Our public schools deserve better


After months of contentious budget negotiations, the State Legislature and Gov. Kathy Hochul recently agreed to a historic $237 billion state spending plan.

The final budget compromise included the Legislature’s reversal of Hochul’s proposed funding cuts to education, as it instead allocated nearly $36 billion in public-school aid.

The state’s public-school funding model can best be described as a three-legged stool consisting of state aid, commercial taxes, and residential property tax revenue. But even as New York makes historic investments in our schools with taxpayer dollars, many corporations and commercial properties are skipping out on their fair share of tax payments, leaving residents to pick up the hefty tab for education costs.
According to a 2023 report, public schools in the state lost at least $1.8 billion in revenue to corporate tax breaks, also known as tax “abatements,” in fiscal year 2021. Nassau County ranked among New York’s top 10 counties in total forgone school revenue, and recorded the second-highest number of approved corporate net tax exemptions.

The independent report, published by Good Jobs First, a pro-economic development research organization, found that a massive portion of corporate tax abatements occur when local industrial development agencies acquire properties and lease them to private companies in exchange for payments in lieu of taxes. Of course, these PILOTs are only a fraction of the corporate tax revenue that would help fully fund our education system.

Let’s recap: Industrial development agencies, which are essentially public entities, buy up properties and offer them tax-free, for pennies on the dollar, to private companies, resulting in billions of dollars in lost commercial tax revenue for school districts across the state.

According to this analysis, the lost revenue for Nassau County public school districts included $3 million — or $1,031 per pupil — for the Mineola Union Free School District, $8.4 million — $1,668 per pupil — for the Westbury Union Free School District, and $12.6 million — $1,827 per pupil — in the Uniondale Union Free School District, the highest in Nassau County and the third-highest among public schools statewide.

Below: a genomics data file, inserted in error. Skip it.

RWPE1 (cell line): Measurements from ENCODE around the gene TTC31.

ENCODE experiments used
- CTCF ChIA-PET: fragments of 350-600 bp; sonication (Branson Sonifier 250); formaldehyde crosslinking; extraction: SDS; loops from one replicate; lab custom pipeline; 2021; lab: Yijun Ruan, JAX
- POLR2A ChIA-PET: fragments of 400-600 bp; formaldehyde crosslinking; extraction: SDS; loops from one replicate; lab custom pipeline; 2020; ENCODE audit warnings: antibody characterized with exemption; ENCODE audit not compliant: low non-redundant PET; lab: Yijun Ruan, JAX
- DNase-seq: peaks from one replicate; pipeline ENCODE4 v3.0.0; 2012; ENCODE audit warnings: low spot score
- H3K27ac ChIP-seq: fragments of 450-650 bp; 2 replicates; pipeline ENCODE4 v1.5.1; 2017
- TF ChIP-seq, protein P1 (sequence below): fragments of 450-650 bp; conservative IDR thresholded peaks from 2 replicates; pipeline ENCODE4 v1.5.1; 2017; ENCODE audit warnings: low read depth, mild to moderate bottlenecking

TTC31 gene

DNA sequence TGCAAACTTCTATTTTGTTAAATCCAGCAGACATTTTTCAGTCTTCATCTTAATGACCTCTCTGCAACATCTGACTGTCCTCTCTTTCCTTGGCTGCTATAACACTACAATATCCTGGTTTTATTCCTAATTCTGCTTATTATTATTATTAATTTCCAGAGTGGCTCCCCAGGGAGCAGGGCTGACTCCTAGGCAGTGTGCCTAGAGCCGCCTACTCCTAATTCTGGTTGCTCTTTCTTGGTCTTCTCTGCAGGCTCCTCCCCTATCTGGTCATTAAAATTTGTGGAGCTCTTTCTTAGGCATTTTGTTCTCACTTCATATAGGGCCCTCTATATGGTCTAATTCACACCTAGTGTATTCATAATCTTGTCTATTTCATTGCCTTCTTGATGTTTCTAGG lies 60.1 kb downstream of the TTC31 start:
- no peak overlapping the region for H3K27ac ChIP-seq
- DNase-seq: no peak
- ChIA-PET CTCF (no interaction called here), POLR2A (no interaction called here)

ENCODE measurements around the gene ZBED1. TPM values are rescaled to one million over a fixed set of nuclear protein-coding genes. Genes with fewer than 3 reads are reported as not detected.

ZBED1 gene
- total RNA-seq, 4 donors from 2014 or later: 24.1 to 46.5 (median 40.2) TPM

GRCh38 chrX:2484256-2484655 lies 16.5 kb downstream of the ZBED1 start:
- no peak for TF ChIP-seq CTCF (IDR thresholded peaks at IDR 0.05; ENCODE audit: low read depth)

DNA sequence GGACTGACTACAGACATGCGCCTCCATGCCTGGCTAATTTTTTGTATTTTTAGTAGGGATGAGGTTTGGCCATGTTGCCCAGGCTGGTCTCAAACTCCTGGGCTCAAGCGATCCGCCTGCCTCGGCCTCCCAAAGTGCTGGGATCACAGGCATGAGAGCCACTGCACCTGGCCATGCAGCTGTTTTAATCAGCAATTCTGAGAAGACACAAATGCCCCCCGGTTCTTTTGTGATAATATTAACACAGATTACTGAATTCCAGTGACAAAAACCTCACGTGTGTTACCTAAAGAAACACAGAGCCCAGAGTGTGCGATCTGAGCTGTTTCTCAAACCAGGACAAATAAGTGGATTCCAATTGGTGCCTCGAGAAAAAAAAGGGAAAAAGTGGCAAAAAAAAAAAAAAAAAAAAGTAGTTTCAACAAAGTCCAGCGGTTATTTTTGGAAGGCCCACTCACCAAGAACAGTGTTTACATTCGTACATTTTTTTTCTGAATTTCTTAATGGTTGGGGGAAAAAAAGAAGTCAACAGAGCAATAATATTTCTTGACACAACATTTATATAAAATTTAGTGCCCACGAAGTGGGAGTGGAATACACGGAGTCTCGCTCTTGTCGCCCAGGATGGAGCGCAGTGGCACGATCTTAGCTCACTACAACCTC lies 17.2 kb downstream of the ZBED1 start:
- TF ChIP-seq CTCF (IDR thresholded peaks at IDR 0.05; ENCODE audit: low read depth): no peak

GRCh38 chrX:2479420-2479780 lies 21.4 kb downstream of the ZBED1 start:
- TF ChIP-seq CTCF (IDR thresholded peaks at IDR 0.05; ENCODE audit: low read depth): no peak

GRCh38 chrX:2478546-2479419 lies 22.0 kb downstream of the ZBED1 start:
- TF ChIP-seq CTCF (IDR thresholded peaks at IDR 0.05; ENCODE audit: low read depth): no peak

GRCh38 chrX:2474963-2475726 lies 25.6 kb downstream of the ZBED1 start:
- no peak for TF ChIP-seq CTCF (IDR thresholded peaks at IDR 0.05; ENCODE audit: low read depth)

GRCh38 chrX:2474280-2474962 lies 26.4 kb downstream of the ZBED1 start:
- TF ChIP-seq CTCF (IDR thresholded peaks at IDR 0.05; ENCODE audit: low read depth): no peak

The estimated $1.8 billion in lost school budget revenue could have been used for such essential investments as air conditioning in classrooms, athletic field renovations, wages for bus drivers, and teacher training for new technology.
Last year, the State Legislature introduced a bill that would prohibit IDAs from granting corporate tax breaks and PILOTs where tax revenue was intended for public school districts. The bill has gained significant support from labor organizations, teachers unions and good-government groups seeking to reform IDAs to better serve our schools.

Fundamentally, the Good Jobs First report argues, IDAs should not have the power to waive commercial taxes that would otherwise benefit our schools. The report makes key policy recommendations toward this end, including expanding school and community representation on IDA boards, increasing transparency and accountability in reporting forgone tax revenues, and eliminating IDAs entirely.

In Nassau County, residents pay among the nation’s highest property taxes, 60 percent of which are earmarked for our public schools. But if we are to achieve a fairer, more equitable education and tax system, we cannot continue to allow corporations to shortchange our school districts at the expense of hardworking families.

Karl A. Valere is chief of staff and senior policy adviser to Assemblyman Khaleel M. Anderson. He lives in Baldwin.